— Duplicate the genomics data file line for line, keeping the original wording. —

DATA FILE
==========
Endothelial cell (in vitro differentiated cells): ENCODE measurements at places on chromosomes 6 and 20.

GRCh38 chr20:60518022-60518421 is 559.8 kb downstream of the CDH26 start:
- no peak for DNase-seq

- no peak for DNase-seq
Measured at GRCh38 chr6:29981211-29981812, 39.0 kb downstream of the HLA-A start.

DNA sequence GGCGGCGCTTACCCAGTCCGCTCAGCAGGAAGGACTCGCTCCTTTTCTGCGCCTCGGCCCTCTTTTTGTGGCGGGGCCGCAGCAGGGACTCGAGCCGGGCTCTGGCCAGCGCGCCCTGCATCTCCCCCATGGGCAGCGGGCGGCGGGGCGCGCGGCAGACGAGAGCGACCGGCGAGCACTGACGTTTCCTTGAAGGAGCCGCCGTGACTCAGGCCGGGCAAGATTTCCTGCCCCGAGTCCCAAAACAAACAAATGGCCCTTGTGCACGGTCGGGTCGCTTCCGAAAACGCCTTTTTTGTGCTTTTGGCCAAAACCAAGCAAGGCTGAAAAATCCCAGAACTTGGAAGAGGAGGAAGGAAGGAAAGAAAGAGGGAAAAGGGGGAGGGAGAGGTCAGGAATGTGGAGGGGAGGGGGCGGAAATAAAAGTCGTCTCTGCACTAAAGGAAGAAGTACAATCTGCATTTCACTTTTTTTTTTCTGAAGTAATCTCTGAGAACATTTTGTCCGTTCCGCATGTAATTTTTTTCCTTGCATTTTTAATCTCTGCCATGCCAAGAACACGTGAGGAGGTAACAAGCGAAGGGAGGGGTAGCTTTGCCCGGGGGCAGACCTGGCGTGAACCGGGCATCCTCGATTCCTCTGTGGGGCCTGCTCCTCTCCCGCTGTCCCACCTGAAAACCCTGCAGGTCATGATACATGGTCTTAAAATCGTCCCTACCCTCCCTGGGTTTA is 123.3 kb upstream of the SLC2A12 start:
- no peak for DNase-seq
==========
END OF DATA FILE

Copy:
Endothelial cell (in vitro differentiated cells): ENCODE measurements at places on chromosomes 6 and 20.

GRCh38 chr20:60518022-60518421 is 559.8 kb downstream of the CDH26 start:
- no peak for DNase-seq

- no peak for DNase-seq
Measured at GRCh38 chr6:29981211-29981812, 39.0 kb downstream of the HLA-A start.

DNA sequence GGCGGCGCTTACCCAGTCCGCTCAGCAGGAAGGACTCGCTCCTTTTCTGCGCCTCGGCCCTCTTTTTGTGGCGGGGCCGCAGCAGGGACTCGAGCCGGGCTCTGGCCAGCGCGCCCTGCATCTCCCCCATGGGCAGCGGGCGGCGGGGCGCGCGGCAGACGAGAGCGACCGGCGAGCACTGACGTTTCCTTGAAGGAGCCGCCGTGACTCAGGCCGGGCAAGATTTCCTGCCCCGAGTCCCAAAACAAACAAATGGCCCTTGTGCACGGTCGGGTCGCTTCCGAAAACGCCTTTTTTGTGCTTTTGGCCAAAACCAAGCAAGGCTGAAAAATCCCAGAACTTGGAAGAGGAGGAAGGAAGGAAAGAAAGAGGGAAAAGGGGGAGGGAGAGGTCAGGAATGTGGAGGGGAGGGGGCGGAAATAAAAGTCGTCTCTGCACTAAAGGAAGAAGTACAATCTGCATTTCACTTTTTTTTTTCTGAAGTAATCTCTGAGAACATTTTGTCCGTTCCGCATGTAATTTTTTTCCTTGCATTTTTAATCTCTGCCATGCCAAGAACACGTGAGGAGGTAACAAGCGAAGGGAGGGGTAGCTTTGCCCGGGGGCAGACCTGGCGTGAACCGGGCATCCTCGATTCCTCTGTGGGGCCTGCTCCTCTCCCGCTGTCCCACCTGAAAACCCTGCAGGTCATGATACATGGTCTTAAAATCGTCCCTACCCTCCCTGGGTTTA is 123.3 kb upstream of the SLC2A12 start:
- no peak for DNase-seq